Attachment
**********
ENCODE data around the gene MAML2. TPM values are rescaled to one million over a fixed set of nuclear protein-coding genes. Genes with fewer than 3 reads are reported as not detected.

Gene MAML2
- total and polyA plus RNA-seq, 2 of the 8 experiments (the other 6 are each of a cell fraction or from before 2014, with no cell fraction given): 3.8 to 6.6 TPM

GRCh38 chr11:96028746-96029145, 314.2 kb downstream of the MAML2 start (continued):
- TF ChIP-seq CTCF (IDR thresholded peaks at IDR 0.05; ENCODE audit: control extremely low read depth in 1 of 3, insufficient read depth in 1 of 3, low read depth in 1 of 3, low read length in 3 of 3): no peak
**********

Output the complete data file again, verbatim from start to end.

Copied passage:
ENCODE data around the gene MAML2. TPM values are rescaled to one million over a fixed set of nuclear protein-coding genes. Genes with fewer than 3 reads are reported as not detected.

Gene MAML2
- total and polyA plus RNA-seq, 2 of the 8 experiments (the other 6 are each of a cell fraction or from before 2014, with no cell fraction given): 3.8 to 6.6 TPM

GRCh38 chr11:96028746-96029145, 314.2 kb downstream of the MAML2 start (continued):
- TF ChIP-seq CTCF (IDR thresholded peaks at IDR 0.05; ENCODE audit: control extremely low read depth in 1 of 3, insufficient read depth in 1 of 3, low read depth in 1 of 3, low read length in 3 of 3): no peak